As the district court below correctly observed, this Court has recognized that "[b]ecause determining whether a given felony constitutes a 'violent felony' is a question of law and not fact, the Sixth Amendment does not require that determination to be made by a jury." United States v. Moore, 401 F.3d 1220, 1225 (10th Cir. 2005). Therefore, counsel was not ineffective for failing to challenge the court's fact-finding authority.
B. Full Faith and Credit Clause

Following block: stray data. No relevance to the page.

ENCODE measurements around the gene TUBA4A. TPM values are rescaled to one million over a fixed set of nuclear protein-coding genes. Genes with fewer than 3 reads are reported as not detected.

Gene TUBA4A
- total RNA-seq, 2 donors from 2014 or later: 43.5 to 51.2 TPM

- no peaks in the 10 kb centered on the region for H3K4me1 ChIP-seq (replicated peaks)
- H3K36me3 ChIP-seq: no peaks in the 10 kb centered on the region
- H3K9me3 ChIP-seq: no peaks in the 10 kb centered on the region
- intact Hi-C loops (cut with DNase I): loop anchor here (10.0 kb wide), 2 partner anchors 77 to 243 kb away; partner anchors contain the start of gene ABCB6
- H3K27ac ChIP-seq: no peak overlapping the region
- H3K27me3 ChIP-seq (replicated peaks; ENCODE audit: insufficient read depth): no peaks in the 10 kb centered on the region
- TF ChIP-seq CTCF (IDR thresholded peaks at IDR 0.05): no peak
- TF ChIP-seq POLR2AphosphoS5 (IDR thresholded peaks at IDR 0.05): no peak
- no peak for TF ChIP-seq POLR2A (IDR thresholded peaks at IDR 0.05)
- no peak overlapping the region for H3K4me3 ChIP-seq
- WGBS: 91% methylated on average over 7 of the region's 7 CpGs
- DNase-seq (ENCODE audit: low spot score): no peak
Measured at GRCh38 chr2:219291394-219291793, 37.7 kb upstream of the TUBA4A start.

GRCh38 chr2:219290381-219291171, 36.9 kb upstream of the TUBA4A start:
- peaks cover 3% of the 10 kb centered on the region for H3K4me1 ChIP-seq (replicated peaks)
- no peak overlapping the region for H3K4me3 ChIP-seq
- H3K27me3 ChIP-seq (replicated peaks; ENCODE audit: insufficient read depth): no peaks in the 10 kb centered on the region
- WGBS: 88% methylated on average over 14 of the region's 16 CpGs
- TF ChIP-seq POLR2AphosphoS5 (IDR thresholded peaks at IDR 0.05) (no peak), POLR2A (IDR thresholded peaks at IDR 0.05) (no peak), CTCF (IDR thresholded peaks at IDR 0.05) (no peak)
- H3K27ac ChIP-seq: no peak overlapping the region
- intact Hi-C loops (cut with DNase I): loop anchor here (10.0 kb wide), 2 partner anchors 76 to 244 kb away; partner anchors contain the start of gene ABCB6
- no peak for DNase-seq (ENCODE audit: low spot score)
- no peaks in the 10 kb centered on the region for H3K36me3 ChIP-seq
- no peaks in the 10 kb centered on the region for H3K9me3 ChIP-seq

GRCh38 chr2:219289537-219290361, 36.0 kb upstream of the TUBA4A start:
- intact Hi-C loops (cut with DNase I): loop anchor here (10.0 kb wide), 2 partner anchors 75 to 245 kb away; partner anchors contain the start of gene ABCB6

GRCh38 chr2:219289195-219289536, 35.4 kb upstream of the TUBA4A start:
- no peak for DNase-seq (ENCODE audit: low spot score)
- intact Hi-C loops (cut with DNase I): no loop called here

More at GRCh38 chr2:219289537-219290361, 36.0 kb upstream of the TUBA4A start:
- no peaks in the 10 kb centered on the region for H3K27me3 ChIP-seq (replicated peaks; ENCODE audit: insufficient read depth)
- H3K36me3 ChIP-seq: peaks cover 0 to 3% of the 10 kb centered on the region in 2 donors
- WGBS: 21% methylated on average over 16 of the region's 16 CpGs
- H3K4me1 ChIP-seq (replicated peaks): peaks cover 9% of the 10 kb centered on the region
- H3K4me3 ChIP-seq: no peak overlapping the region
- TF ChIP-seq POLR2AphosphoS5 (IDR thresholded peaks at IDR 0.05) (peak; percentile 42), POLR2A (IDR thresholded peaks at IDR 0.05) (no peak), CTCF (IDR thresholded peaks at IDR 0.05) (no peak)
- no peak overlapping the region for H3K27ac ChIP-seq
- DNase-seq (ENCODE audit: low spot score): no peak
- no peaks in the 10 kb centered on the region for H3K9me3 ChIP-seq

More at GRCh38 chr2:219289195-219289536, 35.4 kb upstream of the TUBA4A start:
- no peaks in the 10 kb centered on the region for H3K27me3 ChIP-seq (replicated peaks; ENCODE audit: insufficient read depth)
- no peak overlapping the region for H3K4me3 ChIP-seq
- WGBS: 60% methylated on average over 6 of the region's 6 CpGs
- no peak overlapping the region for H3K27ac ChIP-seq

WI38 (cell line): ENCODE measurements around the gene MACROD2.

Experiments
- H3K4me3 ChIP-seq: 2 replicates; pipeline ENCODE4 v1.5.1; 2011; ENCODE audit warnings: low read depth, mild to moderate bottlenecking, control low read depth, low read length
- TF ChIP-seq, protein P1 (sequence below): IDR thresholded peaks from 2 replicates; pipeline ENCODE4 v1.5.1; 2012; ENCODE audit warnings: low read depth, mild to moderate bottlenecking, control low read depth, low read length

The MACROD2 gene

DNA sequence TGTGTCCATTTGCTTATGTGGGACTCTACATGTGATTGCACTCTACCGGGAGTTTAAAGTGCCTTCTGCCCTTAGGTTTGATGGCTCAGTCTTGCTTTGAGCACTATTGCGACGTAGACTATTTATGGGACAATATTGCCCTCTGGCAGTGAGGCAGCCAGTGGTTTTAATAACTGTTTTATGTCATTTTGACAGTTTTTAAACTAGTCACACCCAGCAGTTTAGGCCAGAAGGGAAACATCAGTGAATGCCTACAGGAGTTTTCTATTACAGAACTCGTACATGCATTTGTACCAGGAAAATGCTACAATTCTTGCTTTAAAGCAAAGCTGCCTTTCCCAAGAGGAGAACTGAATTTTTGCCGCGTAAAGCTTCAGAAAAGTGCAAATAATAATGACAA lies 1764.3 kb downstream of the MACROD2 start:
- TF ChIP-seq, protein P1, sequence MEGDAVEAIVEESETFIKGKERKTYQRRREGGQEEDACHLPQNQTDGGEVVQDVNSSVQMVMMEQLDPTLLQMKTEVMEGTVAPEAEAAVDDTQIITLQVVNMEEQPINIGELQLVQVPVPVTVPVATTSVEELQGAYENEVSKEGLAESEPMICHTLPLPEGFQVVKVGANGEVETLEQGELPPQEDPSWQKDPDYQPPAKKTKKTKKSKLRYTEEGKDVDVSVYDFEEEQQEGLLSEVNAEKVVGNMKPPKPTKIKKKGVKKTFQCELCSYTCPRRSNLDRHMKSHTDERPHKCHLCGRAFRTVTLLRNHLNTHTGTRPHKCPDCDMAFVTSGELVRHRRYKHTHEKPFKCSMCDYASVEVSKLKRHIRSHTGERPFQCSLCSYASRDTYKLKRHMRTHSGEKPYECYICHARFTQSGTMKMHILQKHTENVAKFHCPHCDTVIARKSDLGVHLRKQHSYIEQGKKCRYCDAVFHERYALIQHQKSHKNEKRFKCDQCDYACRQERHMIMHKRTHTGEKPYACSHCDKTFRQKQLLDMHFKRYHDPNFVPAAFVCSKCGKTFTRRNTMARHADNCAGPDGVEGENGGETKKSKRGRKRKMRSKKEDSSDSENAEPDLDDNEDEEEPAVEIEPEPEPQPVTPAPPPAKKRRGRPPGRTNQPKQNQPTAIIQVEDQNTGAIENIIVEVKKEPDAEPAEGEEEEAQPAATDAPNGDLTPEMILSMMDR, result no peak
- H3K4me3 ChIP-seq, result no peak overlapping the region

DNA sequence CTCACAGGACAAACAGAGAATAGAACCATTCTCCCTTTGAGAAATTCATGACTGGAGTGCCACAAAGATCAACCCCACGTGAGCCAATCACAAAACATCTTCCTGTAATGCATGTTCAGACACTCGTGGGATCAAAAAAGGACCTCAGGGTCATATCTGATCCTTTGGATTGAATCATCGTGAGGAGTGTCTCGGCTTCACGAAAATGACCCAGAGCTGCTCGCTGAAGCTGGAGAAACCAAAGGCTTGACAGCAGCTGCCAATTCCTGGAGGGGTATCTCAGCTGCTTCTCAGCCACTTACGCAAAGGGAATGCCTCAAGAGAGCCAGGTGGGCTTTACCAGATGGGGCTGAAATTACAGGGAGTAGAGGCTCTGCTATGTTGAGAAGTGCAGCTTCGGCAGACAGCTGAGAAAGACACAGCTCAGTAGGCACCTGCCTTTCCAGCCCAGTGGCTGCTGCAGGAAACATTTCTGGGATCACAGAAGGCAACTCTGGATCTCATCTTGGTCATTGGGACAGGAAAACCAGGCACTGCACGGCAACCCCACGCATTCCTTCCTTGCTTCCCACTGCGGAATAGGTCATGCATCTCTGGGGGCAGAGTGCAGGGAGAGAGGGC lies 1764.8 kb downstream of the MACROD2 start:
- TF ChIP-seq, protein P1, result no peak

Mr. Carter also argues that his second-degree burglary convictions, which the State of Oklahoma classified as non-violent felonies, have been unconstitutionally re-classified as violent felonies by the district court. Mr. Carter contends that Oklahoma's final judgment in each of his burglary convictions must be respected by the federal government as well as other states under the Full Faith and Credit Clause of the Constitution. U.S. Const. art. IV, 1.